These fungi have the ability to overwinter among plant and leaf litter or on twigs of deciduous trees. When the spring comes, the fungi produce spores that are spread through water. They will find new growth, either leaves or twigs of host plants, and soon germinate. During spring seasons that are very moist, a second spore generation will develop and spread to more host plants, which is why damage to deciduous trees is often much more critical during lengthy rain periods in the springtime. The blight caused by these fungi can severely affect tree types such as ash, evergreen elms, sycamore, and oak. These fungi are unable to spread under dry weather conditions; in this situation, spore development will cease and damage will not be near as fatal.
Anthracnose Identification and Habitat
Symptoms caused by this group of diseases vary depending on the specific type of plant infected, weather conditions, and when infection occurs. With trees such as oak, the leaves that have been infected will typically have dark spots that appear. Sycamore symptoms are differentiated by the browning of leaf veins. Trees like ash hardly show any symptoms at all. Leaves that become distorted in shape usually indicate that infection had occurred early in development. Mature leaves are often unaffected unless weather conditions are favorable for the fungus. Leaves that have bad infection will die completely and fall from the tree prematurely. In some cases a tree can be entirely defoliated. Infection can also occur in tree branches or twigs, which will appear as cankers or swollen edging, and can occasionally girdle the plant. If buds have regrowth after, branches may appear crooked or knotted. Unless a plant is completely defoliated each year and experiences cankering, long term damage to the plant is unlikely.
Anthracnose prefers wet, cool weather as this is how the spores spread to new host plants, especially when temperatures vary between 50 and 68 degrees Fahrenheit. Anthracnose fungi are considered a group of diseases that can develop on several different plant types. It may affect shrubs, evergreen and deciduous trees, although it has also been known to affect vegetables, fruit, and turfgrass. This disease will create lesions on stems, leaves, fruits, and flowers. Anthracnose is caused by a few different fungi, some of which include Colletotrichum gloeosporioides, Apiognomonia errabunda, Discula fraxinea, amd the Glomerella and Gnomonia species, dependent on what the host plant is. Anthracnose usually infects the lower branches of a tree due to how the spores spread, but in severe cases, the infection can travel to the inner and upper parts of the tree.
Anthracnose Management and Control Methods
To manage anthracnose, avoid watering methods that wet the bottom of the tree canopy. That being said, ensure the plant is receiving the appropriate level of water to encourage growth and plant health. Also, whenever possible, select a tree type that is more resistant to this disease. Other management methods include raking up leaves in the fall that had been infected and dispose of them accordingly, prune and remove infected branches or twigs, and thin the tree’s crown to promote better air movement as this helps the leaves dry faster. Only fertilize as needed. If this is the case, promote its effectiveness by applying the fertilizer about a month after the first frost in the fall, or a month before the last frost in the spring.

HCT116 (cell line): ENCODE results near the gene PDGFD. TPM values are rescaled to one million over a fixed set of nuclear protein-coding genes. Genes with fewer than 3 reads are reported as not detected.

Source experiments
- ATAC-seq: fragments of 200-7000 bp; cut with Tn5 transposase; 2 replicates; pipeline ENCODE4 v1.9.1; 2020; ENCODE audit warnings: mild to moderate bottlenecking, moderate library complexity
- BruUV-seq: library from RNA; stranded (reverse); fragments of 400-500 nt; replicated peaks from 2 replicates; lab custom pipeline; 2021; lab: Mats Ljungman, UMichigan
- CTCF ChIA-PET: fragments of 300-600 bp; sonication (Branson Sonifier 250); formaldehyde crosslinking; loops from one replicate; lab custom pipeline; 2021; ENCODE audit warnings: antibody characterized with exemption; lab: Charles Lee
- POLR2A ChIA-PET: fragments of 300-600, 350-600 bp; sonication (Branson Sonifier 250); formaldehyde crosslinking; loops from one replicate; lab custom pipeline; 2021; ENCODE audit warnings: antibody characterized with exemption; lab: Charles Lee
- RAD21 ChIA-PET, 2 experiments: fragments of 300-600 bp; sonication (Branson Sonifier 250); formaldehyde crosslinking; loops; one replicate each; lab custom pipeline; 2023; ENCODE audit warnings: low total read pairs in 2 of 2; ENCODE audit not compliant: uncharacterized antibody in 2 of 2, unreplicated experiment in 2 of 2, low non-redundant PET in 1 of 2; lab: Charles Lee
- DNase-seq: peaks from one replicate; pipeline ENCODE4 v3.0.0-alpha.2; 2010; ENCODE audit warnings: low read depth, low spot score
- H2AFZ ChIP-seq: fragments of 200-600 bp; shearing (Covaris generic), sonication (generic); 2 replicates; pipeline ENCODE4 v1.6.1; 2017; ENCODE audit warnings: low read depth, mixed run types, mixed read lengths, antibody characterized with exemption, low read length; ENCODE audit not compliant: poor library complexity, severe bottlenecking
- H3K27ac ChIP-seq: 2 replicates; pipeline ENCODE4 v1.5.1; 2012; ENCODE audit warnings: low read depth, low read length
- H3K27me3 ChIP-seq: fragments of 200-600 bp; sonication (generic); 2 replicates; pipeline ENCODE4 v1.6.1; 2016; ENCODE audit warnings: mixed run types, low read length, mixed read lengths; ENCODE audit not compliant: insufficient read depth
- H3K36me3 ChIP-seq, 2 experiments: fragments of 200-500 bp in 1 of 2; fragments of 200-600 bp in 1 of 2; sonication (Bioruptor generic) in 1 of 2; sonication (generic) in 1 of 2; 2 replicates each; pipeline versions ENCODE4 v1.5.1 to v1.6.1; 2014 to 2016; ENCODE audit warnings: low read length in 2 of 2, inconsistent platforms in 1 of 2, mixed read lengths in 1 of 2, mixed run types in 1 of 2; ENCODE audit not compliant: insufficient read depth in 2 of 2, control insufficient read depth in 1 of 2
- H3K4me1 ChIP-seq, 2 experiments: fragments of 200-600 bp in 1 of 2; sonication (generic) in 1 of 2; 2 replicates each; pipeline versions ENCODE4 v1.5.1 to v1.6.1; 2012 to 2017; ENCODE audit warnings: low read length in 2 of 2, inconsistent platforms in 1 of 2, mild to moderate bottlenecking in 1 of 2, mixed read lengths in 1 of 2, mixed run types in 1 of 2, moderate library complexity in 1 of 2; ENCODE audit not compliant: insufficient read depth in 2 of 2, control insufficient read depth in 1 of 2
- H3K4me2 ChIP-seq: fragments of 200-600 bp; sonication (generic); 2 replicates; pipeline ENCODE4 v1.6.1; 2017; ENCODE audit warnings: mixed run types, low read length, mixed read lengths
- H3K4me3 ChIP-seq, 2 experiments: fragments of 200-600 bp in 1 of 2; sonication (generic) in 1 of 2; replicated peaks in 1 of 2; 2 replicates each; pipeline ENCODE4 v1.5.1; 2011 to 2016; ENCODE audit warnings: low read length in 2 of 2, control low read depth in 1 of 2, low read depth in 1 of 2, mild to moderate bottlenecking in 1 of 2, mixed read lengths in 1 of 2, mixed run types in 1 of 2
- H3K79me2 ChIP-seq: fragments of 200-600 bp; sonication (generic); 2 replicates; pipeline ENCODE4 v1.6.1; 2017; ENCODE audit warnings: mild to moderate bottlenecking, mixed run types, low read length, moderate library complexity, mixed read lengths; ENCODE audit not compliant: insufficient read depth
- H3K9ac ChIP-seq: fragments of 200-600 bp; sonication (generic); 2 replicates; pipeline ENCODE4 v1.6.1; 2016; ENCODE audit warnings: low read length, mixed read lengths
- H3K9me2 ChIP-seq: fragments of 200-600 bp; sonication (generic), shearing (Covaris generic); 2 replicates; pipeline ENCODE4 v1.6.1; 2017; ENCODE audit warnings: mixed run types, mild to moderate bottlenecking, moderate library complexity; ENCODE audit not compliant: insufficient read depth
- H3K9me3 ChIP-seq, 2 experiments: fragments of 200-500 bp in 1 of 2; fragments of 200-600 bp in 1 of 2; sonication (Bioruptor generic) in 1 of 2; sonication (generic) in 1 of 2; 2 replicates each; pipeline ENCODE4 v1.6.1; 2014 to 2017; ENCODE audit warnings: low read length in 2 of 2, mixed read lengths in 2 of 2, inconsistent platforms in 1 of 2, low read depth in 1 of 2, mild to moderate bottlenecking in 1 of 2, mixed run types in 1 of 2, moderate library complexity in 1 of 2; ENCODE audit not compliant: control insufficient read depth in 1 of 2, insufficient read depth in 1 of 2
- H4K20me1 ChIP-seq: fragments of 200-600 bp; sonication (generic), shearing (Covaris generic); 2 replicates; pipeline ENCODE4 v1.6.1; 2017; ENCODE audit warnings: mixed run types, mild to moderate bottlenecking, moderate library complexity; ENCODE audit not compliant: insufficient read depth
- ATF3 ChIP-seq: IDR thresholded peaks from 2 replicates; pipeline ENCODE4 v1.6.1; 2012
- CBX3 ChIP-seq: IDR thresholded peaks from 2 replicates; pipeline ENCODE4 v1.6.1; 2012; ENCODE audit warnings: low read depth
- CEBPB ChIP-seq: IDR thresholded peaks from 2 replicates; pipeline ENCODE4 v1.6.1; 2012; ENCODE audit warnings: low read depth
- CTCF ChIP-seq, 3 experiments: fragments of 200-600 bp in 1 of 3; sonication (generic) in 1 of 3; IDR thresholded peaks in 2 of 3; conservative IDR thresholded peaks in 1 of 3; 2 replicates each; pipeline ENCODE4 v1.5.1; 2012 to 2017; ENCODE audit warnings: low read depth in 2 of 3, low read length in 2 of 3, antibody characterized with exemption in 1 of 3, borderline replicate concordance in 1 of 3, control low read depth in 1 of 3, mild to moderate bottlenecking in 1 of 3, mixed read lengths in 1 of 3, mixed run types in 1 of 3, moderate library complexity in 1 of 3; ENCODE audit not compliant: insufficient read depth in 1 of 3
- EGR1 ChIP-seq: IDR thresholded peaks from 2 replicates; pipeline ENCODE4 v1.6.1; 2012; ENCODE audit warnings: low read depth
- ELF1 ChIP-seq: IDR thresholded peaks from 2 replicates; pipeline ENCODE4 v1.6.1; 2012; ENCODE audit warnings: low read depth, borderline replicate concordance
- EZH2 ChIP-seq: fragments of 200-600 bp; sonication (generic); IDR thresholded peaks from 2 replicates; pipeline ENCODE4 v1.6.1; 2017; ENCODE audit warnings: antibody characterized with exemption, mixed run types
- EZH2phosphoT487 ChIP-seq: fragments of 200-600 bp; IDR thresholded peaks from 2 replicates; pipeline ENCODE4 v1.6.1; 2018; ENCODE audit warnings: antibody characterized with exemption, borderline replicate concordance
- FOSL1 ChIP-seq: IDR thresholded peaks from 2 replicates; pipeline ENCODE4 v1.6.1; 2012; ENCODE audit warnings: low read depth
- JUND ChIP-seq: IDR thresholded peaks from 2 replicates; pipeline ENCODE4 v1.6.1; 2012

If a fungicide is used, apply as a preventative measure rather than to eradicate an already present infection. However, unless the conditions are advantageous for anthracnose and the area is highly susceptible to this disease, it can be impractical to spray large trees, especially during springs with warm and dry weather conditions. These large trees require a specific type of spray equipment and so typically a professional should be hired for effective results. If, however, anthracnose has been present in the past few years and has caused major defoliation, this would be a valid time to consider fungicide application. When fungicides are needed, ones that include mancozeb can be applied during bud swelling and then 2 more times when the leaves expand (intervals of approximately 10 to 14 days). Sycamore trees can be injected every 3 years with thiabendazole hypophosphite, if they are of high-value. Other fungicides with active ingredients such as chlorothalonil, thiophanate methyl, propiconazole, or those with copper have shown to have effective preventative effects. That being said, always carefully read the fungicide’s label for cautions and proper application before use.
Alternative Anthracnose Names
- • Colletotrichum leaf spot
- • Leaf blight
- • Shoot blight
- • Twig blight